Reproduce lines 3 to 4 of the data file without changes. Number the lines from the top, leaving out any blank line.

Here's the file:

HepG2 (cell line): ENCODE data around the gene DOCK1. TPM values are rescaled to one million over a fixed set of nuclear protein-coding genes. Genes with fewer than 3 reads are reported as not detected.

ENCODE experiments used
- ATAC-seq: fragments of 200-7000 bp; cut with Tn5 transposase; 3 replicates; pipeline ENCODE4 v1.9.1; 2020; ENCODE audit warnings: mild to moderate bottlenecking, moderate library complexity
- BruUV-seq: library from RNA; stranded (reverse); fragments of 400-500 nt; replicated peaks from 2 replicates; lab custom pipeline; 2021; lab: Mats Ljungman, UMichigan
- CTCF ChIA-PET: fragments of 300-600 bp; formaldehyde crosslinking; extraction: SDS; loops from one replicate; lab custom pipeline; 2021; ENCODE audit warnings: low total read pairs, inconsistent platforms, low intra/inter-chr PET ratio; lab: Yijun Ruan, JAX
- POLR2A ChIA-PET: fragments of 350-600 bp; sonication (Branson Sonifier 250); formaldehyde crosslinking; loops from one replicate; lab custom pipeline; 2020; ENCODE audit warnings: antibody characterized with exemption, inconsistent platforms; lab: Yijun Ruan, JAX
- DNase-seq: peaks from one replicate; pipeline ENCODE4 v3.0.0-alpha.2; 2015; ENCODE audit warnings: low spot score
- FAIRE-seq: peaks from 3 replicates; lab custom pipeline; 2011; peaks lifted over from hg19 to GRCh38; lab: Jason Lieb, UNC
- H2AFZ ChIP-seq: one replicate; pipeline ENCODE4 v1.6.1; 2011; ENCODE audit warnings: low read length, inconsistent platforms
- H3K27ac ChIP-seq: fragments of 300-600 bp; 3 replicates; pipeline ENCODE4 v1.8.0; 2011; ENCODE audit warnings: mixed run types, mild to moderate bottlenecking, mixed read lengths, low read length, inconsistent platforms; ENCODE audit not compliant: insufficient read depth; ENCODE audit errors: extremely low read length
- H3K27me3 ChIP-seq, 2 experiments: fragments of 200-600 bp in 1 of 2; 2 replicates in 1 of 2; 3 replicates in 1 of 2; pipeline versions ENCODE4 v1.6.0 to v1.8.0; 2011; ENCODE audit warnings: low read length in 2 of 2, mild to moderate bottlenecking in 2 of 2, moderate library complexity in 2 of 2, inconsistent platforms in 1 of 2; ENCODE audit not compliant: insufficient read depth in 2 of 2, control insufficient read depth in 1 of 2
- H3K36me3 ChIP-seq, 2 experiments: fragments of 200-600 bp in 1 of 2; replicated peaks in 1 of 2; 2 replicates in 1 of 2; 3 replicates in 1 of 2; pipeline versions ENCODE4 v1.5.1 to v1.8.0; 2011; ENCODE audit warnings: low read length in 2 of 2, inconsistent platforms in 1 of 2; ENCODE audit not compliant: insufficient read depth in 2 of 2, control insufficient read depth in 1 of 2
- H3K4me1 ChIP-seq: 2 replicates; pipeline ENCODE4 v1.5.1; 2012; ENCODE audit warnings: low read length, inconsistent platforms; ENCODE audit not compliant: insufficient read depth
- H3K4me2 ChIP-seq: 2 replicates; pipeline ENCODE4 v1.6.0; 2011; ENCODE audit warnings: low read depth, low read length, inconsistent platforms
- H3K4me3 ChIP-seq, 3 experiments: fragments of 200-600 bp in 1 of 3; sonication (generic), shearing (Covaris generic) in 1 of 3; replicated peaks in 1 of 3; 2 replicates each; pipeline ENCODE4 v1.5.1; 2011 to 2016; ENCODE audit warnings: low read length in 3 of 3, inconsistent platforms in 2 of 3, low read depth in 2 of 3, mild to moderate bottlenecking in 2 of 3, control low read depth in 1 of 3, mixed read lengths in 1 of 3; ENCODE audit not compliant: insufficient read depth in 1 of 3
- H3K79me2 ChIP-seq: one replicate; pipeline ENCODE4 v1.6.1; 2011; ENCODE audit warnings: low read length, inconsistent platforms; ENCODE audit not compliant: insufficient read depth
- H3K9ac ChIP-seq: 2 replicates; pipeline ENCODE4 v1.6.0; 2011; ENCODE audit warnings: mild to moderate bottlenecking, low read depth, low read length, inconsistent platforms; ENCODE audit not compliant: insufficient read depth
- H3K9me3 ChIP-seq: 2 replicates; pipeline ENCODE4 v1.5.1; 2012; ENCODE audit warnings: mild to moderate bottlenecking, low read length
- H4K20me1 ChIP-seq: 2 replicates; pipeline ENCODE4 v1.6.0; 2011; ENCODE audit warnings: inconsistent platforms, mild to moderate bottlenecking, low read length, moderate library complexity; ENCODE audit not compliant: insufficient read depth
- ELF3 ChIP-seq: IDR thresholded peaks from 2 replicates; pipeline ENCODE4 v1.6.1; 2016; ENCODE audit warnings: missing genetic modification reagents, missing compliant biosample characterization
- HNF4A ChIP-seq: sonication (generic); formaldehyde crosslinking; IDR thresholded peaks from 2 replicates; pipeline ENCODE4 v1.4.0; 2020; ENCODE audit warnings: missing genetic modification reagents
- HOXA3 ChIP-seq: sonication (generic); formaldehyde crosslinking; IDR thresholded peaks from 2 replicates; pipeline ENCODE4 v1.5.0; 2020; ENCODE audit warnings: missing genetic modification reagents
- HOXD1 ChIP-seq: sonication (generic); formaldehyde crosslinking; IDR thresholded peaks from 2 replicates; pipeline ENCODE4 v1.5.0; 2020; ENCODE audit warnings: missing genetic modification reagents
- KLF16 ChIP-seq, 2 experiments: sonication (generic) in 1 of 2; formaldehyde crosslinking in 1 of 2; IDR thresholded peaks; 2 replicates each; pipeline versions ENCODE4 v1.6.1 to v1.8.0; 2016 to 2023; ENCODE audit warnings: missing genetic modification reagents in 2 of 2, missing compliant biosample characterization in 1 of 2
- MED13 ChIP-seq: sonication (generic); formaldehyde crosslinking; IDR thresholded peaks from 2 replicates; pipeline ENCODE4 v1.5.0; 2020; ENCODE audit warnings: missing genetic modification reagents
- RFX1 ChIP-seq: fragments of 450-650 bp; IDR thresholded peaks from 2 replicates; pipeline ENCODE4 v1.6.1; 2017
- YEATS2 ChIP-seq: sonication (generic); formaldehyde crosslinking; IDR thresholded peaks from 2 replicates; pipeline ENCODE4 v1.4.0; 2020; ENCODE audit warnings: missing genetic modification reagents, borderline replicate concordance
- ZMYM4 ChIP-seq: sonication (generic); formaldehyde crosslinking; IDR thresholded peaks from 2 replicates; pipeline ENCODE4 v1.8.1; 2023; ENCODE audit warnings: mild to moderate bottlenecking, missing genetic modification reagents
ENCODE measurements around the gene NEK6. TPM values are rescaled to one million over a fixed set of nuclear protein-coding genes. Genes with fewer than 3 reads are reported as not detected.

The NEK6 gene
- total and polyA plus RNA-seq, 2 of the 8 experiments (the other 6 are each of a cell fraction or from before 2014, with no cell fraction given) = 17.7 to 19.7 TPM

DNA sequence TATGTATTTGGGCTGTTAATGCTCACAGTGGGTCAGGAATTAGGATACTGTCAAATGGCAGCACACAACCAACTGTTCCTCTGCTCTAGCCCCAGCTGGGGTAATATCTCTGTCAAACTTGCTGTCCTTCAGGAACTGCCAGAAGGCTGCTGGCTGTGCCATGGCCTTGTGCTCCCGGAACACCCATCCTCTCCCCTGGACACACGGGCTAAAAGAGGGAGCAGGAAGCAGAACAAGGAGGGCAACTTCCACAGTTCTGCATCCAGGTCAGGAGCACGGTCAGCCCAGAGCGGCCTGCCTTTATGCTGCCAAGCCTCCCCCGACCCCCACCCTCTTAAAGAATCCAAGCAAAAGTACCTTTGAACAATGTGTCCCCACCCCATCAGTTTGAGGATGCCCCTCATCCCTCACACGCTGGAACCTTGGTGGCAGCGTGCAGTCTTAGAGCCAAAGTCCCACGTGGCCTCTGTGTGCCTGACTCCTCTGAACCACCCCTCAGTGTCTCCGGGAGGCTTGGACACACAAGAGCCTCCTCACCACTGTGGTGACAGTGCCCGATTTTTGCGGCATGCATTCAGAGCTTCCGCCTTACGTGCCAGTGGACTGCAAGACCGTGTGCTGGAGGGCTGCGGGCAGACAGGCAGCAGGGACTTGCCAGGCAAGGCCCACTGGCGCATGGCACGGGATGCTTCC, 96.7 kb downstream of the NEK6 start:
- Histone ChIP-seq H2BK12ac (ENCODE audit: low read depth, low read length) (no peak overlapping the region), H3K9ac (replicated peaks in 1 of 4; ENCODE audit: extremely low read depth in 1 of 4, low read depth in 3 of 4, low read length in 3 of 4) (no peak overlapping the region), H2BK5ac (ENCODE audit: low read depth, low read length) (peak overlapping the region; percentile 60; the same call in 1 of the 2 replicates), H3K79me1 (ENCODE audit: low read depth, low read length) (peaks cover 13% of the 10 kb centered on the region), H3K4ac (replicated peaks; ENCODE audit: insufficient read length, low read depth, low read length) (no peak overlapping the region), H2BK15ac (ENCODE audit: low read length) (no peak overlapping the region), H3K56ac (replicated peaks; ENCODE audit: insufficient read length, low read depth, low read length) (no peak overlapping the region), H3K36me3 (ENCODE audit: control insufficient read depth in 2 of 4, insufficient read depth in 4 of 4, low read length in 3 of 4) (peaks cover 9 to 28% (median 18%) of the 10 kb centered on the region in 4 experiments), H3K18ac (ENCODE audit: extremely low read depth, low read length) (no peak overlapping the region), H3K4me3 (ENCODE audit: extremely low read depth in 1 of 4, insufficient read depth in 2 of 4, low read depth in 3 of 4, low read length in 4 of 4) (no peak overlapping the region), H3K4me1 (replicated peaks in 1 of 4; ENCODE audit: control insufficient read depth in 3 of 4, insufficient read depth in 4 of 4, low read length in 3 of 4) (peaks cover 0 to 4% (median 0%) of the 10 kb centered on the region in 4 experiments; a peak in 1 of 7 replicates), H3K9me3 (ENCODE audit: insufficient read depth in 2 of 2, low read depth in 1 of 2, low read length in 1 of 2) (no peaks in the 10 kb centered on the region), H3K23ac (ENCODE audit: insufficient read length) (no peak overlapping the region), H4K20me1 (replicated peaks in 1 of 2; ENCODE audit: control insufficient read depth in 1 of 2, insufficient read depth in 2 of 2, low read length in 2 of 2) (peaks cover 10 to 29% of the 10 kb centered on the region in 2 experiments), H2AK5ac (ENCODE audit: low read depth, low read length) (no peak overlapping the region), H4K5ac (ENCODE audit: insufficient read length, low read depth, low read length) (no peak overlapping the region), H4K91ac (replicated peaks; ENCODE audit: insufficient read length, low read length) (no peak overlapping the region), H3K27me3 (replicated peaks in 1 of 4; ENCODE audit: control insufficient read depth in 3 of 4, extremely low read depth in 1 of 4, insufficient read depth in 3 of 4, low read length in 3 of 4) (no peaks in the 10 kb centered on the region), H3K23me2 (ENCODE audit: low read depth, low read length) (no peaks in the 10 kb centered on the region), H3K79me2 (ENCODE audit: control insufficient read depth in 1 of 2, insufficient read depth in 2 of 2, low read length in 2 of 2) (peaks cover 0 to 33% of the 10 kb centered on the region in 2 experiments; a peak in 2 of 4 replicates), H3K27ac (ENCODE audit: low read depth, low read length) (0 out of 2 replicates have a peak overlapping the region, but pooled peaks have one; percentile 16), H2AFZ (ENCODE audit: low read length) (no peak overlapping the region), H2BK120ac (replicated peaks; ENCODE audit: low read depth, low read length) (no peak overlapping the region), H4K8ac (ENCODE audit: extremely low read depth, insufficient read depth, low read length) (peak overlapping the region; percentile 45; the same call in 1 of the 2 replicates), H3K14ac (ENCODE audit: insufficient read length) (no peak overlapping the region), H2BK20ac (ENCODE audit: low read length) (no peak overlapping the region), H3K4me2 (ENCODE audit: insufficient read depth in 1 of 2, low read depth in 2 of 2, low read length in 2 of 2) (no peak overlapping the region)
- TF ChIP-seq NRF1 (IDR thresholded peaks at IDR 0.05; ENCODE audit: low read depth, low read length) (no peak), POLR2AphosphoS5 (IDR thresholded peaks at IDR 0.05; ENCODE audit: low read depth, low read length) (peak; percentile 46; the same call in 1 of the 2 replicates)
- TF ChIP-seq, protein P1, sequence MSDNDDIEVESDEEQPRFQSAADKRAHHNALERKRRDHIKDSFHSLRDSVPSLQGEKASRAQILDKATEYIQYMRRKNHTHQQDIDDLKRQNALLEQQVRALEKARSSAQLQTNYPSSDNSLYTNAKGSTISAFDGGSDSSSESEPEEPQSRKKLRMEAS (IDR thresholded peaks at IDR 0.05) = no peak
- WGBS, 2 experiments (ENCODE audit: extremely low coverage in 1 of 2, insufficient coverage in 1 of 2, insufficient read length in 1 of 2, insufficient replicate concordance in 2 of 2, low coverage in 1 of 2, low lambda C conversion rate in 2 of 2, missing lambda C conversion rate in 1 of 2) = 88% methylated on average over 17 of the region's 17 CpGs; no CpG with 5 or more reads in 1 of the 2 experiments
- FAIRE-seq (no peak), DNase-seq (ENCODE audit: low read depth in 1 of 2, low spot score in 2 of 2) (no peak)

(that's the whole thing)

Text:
- ATAC-seq: fragments of 200-7000 bp; cut with Tn5 transposase; 3 replicates; pipeline ENCODE4 v1.9.1; 2020; ENCODE audit warnings: mild to moderate bottlenecking, moderate library complexity
- BruUV-seq: library from RNA; stranded (reverse); fragments of 400-500 nt; replicated peaks from 2 replicates; lab custom pipeline; 2021; lab: Mats Ljungman, UMichigan